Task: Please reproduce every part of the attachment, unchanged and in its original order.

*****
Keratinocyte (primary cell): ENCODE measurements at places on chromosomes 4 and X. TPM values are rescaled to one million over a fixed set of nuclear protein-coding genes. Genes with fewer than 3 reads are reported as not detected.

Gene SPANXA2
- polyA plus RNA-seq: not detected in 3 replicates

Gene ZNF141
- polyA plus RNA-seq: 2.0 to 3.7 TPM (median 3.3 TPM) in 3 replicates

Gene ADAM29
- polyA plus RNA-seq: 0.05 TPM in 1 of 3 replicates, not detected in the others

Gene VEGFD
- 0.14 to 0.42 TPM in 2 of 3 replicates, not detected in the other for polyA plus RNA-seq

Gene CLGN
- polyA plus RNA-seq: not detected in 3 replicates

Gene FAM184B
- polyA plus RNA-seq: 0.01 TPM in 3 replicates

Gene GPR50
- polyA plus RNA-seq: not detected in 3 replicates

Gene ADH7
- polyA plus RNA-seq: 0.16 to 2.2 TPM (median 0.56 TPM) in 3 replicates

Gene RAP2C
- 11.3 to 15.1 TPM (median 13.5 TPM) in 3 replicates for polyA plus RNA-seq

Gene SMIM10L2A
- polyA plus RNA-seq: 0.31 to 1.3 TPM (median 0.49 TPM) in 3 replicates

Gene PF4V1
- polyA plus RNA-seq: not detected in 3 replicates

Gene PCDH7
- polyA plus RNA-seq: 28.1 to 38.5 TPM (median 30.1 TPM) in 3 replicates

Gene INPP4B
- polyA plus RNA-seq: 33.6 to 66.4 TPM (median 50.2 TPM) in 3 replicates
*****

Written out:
Keratinocyte (primary cell): ENCODE measurements at places on chromosomes 4 and X. TPM values are rescaled to one million over a fixed set of nuclear protein-coding genes. Genes with fewer than 3 reads are reported as not detected.

Gene SPANXA2
- polyA plus RNA-seq: not detected in 3 replicates

Gene ZNF141
- polyA plus RNA-seq: 2.0 to 3.7 TPM (median 3.3 TPM) in 3 replicates

Gene ADAM29
- polyA plus RNA-seq: 0.05 TPM in 1 of 3 replicates, not detected in the others

Gene VEGFD
- 0.14 to 0.42 TPM in 2 of 3 replicates, not detected in the other for polyA plus RNA-seq

Gene CLGN
- polyA plus RNA-seq: not detected in 3 replicates

Gene FAM184B
- polyA plus RNA-seq: 0.01 TPM in 3 replicates

Gene GPR50
- polyA plus RNA-seq: not detected in 3 replicates

Gene ADH7
- polyA plus RNA-seq: 0.16 to 2.2 TPM (median 0.56 TPM) in 3 replicates

Gene RAP2C
- 11.3 to 15.1 TPM (median 13.5 TPM) in 3 replicates for polyA plus RNA-seq

Gene SMIM10L2A
- polyA plus RNA-seq: 0.31 to 1.3 TPM (median 0.49 TPM) in 3 replicates

Gene PF4V1
- polyA plus RNA-seq: not detected in 3 replicates

Gene PCDH7
- polyA plus RNA-seq: 28.1 to 38.5 TPM (median 30.1 TPM) in 3 replicates

Gene INPP4B
- polyA plus RNA-seq: 33.6 to 66.4 TPM (median 50.2 TPM) in 3 replicates